Merrill Lynch & Co plans to cut year-end bonuses in half after more than US$20 billion in losses that forced the US securities firm to sell itself to Bank of America Corp, two people with knowledge of the situation said.
The average bonus reduction will be about 50 percent at the New York-based company, and some traders and investment bankers will face steeper cuts, said the people, who declined to be identified because the plans aren’t public.
While employees won’t find out their bonus amounts until later this month, division managers are being told now how much they’ll get to distribute.
Merrill’s revenue through September fell 96 percent from a year earlier, forcing chief executive officer John Thain to slash compensation — the firm’s biggest expense. Congressmen and regulators scrutinizing Wall Street pay have sought to ensure that economic-rescue funds from the US government are used to stimulate lending and not to enrich executives.
The drop in bonuses at Merrill would be less severe than the 70 percent average cut for all Wall Street firms that compensation consultant Johnson Associates predicted last month. Bonuses make up the bulk of a year’s pay for most traders and investment bankers, and they usually fall when markets sour.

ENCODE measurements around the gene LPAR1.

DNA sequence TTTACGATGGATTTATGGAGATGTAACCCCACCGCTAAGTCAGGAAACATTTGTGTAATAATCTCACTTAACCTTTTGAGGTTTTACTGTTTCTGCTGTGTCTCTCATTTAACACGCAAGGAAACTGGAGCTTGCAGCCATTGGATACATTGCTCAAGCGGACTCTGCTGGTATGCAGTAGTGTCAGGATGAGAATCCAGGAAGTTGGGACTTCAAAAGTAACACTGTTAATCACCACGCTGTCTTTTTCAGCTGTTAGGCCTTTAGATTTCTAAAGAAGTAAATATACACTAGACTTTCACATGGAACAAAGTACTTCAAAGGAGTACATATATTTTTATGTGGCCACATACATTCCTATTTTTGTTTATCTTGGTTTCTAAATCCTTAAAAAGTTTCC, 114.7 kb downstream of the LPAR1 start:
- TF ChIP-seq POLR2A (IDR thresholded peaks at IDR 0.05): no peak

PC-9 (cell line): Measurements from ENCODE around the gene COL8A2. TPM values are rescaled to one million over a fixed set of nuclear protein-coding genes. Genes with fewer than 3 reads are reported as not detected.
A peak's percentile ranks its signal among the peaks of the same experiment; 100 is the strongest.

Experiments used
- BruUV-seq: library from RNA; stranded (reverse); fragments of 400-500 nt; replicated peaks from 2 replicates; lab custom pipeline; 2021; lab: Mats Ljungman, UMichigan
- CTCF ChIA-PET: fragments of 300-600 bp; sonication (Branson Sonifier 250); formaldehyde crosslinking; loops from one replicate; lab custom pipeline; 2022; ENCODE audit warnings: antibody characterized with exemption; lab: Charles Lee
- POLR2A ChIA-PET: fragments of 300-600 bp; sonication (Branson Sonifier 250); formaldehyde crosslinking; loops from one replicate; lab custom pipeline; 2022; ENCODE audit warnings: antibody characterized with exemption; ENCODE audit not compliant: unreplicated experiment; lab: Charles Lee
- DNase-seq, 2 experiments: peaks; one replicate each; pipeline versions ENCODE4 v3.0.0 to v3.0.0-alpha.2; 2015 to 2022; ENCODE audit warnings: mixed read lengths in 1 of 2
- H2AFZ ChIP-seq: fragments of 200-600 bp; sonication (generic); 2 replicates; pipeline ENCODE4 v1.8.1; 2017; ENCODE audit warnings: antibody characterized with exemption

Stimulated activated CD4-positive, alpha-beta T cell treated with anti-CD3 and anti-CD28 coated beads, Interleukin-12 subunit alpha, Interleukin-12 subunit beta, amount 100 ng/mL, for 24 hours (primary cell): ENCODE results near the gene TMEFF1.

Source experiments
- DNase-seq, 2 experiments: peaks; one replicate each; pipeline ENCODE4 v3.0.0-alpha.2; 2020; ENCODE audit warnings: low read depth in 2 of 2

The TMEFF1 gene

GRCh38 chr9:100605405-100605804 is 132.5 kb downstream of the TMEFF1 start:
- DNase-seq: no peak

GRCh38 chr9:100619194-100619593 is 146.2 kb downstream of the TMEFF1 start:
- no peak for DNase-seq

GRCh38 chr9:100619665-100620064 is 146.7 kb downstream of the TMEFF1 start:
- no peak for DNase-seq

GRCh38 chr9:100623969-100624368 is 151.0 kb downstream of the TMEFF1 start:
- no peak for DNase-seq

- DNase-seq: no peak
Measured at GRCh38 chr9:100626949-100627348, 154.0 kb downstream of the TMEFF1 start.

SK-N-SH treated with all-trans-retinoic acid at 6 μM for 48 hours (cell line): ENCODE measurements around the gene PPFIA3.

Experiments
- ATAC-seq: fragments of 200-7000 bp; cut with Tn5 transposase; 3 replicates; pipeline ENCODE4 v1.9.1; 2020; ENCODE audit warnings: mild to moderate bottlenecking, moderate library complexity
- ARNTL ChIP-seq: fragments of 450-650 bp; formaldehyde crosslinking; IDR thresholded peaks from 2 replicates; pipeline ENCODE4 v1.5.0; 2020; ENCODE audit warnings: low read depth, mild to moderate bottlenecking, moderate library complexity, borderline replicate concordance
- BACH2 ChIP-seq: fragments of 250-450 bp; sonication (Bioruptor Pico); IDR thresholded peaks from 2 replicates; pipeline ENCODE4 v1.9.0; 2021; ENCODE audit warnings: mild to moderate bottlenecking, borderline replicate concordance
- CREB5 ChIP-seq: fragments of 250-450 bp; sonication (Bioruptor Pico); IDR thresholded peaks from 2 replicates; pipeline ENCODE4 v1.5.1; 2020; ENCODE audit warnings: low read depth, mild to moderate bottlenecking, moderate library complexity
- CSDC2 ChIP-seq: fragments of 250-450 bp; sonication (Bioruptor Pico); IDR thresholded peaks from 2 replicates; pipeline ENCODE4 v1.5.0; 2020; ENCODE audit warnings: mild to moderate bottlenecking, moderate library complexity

Merrill spokeswoman Selena Morris declined to comment.
Hit with mortgage-bond writedowns and plunging investment-banking fees, Merrill may report a loss this year of US$13.3 billion, based on the average estimate of nine analysts surveyed by Bloomberg. That would be almost twice as wide as the US$7.8 billion loss for last year, then a record for the 94-year-old firm.
Meanwhile, Goldman Sachs Group Inc’s exposure to the volatile stock markets is prompting analysts to predict a steep loss for the company’s fiscal fourth quarter.
On Tuesday, UBS analysts predicted Goldman would lose US$5.50 per share for the quarter ended Sunday, compared with a previous estimate for a loss of US$0.40 per share.
The UBS adjustment comes a day after Credit Suisse analyst Susan Roth Katzke predicted the bank would lose US$4 per share. She had previously estimated Goldman would earn US$2.47 per share. It also comes as the Wall Street Journal, citing unnamed industry insiders, reported on Tuesday that Goldman could be in line to post a US$2 billion quarterly loss, which would be equivalent to about US$5 per share.
Analysts polled by Thomson Reuters, on average, forecast Goldman would lose US$1.06 per share for the quarter. Just a month ago, analysts were projecting Goldman would earn US$1.62 per share.
The loss would be Goldman’s first quarterly loss since it went public in 1999.
A spokesman for Goldman declined to comment, saying that Goldman does not provide earnings guidance and does not comment on outside forecasts.